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West Virginia Dental Program

West Virginia National Hemophilia Foundation

Grant Category: Medical-Dental Integration, Oral - Systemic Health

Finding Providers Willing to Work with IBD Patients

People who live with Inheritable Bleeding Disorders (IBD’s) have a higher-than-average amount of difficulty seeing oral health care providers. This project intends to combine different aspects of education, outreach, and financial assistance to help alleviate barriers. (A bit about IBD’s) IBD’s make it hard for blood clots to form. There are 13 clotting factors, and if any of them are deficient or defective, blood clotting is affected. There are several types of IBD’s, and they range in severity. Although they are rare, IBD’s affect about 3 million people in the United States. West Virginia has two Hemophilia Treatment Centers (HTC’s) that currently treat around 350 people, but there are many more who do not visit these centers.

People who suffer from IBD’s have many challenges when it comes to seeking dental care. Providers lack experience in treating these individuals, which leads them to turn away potential patients, even for routine care. Providers who are willing to work with a patient with an IBD can have a hard time finding information on best practices which could result in diminished quality of care.

Even after locating a dentist, paying for treatment can be very expensive. A patient would have to take medications prior to any procedure to ensure blood is clotting properly and must have additional medications on hand for after the procedure. Prices of medications used to treat bleeding disorders are very high, with the average cost of care for a person with severe hemophilia being around $350,000 a year. If this person has an accident, undergoes surgery, or has an inhibitor that works against normal treatments, the cost of care can easily exceed $1 million annually. Since they’re inheritable, families who are affected often have several people needing these costly treatments.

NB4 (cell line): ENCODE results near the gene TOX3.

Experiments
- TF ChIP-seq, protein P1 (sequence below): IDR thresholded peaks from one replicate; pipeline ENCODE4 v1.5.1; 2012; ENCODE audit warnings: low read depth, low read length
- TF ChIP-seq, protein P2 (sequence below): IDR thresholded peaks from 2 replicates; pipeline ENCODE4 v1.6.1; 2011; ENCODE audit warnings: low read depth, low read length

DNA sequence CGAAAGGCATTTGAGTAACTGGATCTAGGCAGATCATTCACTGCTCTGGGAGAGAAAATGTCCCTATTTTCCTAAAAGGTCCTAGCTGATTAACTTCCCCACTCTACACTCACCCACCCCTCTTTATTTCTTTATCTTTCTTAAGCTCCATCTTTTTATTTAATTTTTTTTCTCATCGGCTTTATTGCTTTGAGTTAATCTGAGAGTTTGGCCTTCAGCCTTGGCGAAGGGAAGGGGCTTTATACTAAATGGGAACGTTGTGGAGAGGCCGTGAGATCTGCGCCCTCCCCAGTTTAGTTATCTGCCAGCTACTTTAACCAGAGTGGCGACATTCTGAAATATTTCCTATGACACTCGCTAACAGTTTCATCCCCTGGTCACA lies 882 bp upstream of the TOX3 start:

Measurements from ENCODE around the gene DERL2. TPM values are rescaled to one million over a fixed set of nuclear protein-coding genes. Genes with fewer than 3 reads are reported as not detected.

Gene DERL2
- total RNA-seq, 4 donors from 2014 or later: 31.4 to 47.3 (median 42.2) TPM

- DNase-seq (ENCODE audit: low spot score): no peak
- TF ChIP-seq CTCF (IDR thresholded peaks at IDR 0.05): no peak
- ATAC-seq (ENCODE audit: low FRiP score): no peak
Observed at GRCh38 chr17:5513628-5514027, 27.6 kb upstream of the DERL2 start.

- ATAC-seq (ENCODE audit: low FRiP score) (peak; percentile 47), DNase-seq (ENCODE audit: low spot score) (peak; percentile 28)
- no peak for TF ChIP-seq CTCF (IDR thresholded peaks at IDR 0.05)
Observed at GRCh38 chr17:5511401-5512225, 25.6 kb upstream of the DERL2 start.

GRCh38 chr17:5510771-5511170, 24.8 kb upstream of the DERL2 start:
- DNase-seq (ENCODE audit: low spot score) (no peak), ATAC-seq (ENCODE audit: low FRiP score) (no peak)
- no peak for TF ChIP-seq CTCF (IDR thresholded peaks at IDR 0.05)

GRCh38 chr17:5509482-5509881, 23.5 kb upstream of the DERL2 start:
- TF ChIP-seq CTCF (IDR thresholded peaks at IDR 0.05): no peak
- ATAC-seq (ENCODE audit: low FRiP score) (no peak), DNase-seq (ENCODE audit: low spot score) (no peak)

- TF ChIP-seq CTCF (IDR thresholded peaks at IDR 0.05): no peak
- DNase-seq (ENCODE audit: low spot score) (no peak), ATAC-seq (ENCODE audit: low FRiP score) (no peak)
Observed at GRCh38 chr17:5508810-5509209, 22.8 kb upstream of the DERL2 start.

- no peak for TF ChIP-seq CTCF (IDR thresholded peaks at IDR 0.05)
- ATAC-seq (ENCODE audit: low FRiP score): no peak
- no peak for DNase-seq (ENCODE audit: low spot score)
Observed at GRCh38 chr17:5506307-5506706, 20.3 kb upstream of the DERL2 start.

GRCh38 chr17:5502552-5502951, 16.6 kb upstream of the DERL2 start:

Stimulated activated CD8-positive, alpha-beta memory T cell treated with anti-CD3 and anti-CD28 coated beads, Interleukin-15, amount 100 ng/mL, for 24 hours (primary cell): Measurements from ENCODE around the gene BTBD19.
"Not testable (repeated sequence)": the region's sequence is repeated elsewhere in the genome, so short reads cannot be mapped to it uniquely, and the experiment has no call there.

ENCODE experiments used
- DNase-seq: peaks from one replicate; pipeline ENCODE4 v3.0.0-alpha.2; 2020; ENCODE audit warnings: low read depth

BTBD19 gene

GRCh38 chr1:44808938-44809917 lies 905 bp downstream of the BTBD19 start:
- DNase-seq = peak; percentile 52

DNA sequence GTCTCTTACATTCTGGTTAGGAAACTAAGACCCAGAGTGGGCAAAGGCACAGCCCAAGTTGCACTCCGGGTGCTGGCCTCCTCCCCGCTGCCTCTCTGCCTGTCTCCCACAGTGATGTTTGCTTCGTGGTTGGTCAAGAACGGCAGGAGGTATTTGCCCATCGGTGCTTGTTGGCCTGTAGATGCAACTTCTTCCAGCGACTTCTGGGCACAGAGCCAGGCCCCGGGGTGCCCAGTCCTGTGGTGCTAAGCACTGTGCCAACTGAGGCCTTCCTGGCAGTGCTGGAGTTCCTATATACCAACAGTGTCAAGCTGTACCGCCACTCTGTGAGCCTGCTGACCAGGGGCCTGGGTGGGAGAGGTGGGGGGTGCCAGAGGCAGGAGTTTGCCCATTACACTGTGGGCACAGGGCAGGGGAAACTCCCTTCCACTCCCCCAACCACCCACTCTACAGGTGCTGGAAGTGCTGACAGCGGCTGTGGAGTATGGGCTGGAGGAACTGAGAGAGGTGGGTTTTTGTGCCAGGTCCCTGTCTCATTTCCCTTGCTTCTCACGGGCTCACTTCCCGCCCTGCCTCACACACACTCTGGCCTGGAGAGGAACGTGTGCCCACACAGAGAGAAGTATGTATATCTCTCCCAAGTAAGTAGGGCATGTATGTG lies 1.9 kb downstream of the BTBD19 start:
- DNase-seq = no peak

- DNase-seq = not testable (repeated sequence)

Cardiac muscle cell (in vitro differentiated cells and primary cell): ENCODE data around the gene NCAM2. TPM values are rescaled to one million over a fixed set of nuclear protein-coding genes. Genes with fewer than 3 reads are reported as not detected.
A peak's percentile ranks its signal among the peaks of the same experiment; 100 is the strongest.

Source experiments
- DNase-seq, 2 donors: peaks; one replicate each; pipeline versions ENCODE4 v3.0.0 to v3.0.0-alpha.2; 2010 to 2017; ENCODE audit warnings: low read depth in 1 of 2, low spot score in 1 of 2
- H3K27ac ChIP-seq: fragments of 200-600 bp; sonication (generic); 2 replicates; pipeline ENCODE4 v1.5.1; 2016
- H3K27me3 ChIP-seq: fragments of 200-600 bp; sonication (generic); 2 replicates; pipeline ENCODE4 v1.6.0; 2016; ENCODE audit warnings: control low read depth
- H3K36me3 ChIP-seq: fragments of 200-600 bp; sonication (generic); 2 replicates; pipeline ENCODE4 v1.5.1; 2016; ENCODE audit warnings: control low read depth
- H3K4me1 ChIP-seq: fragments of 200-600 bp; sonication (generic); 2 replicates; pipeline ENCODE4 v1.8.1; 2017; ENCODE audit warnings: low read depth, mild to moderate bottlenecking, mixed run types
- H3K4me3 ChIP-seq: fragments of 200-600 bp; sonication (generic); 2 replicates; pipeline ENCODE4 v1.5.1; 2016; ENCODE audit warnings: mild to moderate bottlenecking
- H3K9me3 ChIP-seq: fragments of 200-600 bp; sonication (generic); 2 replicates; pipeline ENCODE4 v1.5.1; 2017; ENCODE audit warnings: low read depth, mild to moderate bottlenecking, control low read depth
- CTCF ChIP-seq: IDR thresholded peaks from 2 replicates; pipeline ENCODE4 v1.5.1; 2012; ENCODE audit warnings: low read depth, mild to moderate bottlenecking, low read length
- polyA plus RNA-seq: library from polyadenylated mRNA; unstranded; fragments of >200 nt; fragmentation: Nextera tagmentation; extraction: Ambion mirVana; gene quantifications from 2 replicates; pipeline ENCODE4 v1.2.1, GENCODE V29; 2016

These barriers cause our community members to forgo regular care and preventative treatments. They either get turned down by so many dentists that they give up, or they can’t afford to go. They wait until small problems become unbearable, but by then it’s not a simple fix. Our HTC’s have reported several people in the last few years who were hospitalized over dental problems that could have been prevented with routine care. In an extreme example, a WV resident with severe hemophilia was hospitalized for 87 days due to a dental emergency, amassing a bill of $1.4 million dollars. Our project will create a statewide referral guide of dental providers who have been educated on bleeding disorders, educate our community members on the importance of preventative dental care, and give financial assistance to those who need it. These strategies will eliminate many of the hurdles our community currently faces when seeking dental care and would increase regular, preventative treatment.

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